Sensationalism, morality and the media

As submitted to The Daily Maverick

There is a difference between exposing hypocrisy for the sake of satisfying the public’s desire for scandal (thereby perhaps increasing newspaper sales), and doing so in a way that makes the hypocrisy part of a larger story. Much over the weekend coverage of Malema and Mbalula’s various indiscretions seemed to prefer the former, leaving at least this reader with the question: Why should I care?

It’s not obvious that we should expect moral virtue from political leaders – and even if we were to do so, we’d first need to agree on what those virtues are or should be. Who Mbalula has sex with is not my business, nor is it something that should be. Unless, of course, the Minister’s choice of sexual partner entails some direct impact on his credibility or on consistency between his words and deeds.

If we believe Mbalula himself, he was separated from his wife at the time of his liaison with Joyce Molamu, so it’s not even clear that he has contravened the standards he appeals for others to follow. Members of the public might nevertheless consider him a hypocrite, and this will no doubt complicate his attempts to position himself as the next ANC secretary-general.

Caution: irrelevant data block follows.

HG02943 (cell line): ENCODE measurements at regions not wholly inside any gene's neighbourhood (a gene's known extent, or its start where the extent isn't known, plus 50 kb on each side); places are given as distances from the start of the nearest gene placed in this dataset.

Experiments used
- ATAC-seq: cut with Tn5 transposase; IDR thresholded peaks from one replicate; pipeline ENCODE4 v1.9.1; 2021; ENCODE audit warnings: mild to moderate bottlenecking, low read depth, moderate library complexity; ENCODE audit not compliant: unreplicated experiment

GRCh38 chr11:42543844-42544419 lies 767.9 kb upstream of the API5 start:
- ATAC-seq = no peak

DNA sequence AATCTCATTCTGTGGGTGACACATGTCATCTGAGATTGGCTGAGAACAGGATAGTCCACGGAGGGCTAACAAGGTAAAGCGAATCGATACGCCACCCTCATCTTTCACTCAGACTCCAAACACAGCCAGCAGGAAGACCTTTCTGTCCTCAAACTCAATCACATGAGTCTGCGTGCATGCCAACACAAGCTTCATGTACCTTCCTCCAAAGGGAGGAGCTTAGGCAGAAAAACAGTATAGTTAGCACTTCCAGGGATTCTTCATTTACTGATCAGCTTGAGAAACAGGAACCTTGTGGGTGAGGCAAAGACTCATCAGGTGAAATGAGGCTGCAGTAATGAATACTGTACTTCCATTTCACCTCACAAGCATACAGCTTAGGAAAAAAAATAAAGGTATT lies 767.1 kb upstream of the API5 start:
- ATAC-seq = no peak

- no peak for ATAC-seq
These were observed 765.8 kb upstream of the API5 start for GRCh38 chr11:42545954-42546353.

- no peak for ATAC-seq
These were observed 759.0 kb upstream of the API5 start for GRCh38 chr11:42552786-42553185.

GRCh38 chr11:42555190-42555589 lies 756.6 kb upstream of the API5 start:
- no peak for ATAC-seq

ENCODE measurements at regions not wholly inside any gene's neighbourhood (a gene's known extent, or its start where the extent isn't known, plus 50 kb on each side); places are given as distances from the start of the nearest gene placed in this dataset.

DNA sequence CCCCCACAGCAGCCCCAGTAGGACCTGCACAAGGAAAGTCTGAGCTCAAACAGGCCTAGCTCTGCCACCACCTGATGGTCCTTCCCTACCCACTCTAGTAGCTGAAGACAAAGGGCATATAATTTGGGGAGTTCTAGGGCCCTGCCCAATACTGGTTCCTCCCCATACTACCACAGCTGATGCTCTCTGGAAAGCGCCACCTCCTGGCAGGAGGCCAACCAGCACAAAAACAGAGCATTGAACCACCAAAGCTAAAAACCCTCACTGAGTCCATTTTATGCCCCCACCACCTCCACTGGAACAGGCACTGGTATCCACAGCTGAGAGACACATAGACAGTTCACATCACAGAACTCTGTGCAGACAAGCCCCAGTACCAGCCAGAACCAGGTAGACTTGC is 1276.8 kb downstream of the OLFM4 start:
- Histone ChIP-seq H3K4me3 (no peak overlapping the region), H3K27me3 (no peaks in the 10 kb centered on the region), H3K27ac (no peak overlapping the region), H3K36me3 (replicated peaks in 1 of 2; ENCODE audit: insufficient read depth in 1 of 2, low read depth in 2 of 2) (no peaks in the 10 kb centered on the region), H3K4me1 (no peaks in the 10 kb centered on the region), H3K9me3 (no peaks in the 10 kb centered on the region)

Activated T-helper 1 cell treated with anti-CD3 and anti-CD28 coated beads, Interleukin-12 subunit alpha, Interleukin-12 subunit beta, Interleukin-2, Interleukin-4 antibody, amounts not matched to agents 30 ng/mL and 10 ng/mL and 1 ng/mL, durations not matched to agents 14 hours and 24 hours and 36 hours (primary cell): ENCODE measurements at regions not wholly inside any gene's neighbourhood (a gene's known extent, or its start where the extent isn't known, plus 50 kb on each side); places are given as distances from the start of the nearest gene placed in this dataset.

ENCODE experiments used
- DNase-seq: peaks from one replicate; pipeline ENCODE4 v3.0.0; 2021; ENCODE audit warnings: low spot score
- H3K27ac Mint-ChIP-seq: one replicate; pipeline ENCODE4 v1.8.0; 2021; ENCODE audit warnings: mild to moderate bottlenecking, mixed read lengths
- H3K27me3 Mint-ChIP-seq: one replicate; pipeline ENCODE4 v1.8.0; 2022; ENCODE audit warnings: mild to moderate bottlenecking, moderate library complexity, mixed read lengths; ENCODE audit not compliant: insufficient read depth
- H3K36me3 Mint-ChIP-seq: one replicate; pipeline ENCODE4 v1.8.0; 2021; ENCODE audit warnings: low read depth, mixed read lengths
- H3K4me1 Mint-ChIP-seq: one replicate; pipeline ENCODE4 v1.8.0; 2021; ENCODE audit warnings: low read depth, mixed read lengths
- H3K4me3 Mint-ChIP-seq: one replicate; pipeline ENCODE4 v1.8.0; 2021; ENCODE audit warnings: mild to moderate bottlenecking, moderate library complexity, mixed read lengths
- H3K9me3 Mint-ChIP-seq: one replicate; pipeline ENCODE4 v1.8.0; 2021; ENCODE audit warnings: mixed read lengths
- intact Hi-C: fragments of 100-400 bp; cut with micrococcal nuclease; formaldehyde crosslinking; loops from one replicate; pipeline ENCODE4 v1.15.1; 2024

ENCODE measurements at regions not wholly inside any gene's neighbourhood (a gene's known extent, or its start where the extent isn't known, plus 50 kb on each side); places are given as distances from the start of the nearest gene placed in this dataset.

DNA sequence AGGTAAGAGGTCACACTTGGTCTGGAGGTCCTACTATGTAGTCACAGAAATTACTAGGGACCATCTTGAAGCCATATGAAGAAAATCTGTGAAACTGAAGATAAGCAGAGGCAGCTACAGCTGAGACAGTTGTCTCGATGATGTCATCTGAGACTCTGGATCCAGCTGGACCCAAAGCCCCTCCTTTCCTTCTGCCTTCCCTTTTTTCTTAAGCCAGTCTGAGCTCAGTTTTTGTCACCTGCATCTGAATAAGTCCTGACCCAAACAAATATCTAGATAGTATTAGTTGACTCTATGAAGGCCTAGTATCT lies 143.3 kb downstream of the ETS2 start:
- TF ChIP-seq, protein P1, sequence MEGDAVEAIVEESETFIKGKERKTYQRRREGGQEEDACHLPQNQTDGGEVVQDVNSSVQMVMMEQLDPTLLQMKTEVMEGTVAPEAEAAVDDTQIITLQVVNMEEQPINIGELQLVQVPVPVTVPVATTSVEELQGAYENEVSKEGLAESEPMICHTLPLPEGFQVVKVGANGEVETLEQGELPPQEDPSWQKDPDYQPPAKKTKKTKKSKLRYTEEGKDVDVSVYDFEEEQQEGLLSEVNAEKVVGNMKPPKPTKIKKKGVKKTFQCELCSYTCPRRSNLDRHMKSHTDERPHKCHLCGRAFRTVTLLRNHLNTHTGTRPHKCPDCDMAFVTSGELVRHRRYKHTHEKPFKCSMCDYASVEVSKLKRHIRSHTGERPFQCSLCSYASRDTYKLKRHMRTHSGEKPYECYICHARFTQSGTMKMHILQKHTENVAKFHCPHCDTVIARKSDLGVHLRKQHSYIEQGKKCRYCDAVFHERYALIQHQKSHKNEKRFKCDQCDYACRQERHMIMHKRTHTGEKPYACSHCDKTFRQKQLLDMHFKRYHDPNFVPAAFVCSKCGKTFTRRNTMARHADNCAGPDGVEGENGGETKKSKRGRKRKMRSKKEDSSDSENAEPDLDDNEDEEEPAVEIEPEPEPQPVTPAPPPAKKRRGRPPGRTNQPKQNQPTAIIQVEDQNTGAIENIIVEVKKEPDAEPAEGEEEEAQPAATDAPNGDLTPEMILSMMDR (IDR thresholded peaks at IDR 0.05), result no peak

But until Stephen Grootes discussed Malema and Mbalula in these pages, the liaison – rather than any of its potential implications – was the story. Likewise with Malema. It should be no surprise to any of us that he’s a far wealthier man than many of his supporters, and that he’s more likely to have friends who host R10m parties. Yet another example of the lack of consistency between his rhetoric and his actions is not, in itself, front-page news.

The timing of such a party and the way in which it dilutes the force of the Youth League march against poverty can be. But as was the case with the Mbalula story, the media focus was more on rubbing his nose in this apparent evidence of hypocrisy (notably also tainted evidence, in that the business class flights and accommodation were apparently sponsored by the groom).

Outrage and sensation might be effective ways to sell copy, but they do little good in fostering a society that welcomes debate, and is able to engage in it. There seems little reason to believe that these stories will do anything other than entrench existing positions, where either M&M are being victimised by some white media cabal, or are untrustworthy demagogues.

We get the society we deserve, in that we are that society and it takes on the forms we encourage. As someone said on Twitter over the weekend, what the public is interested in is not equivalent to the public interest – and it’s the latter that gives newspapers licence to broadcast what would otherwise be details of someone’s private life.

Where those details are not contextualised as part of a story that is in the public interest, such as succession battles in Manguang, the press is not only feeding our appetite for sensation, but also starts taking on the role of moral authority and watchdog. Feeding our appetite for sensation is the job of the tabloids – not of the few variably-respectable local newspapers we have access to.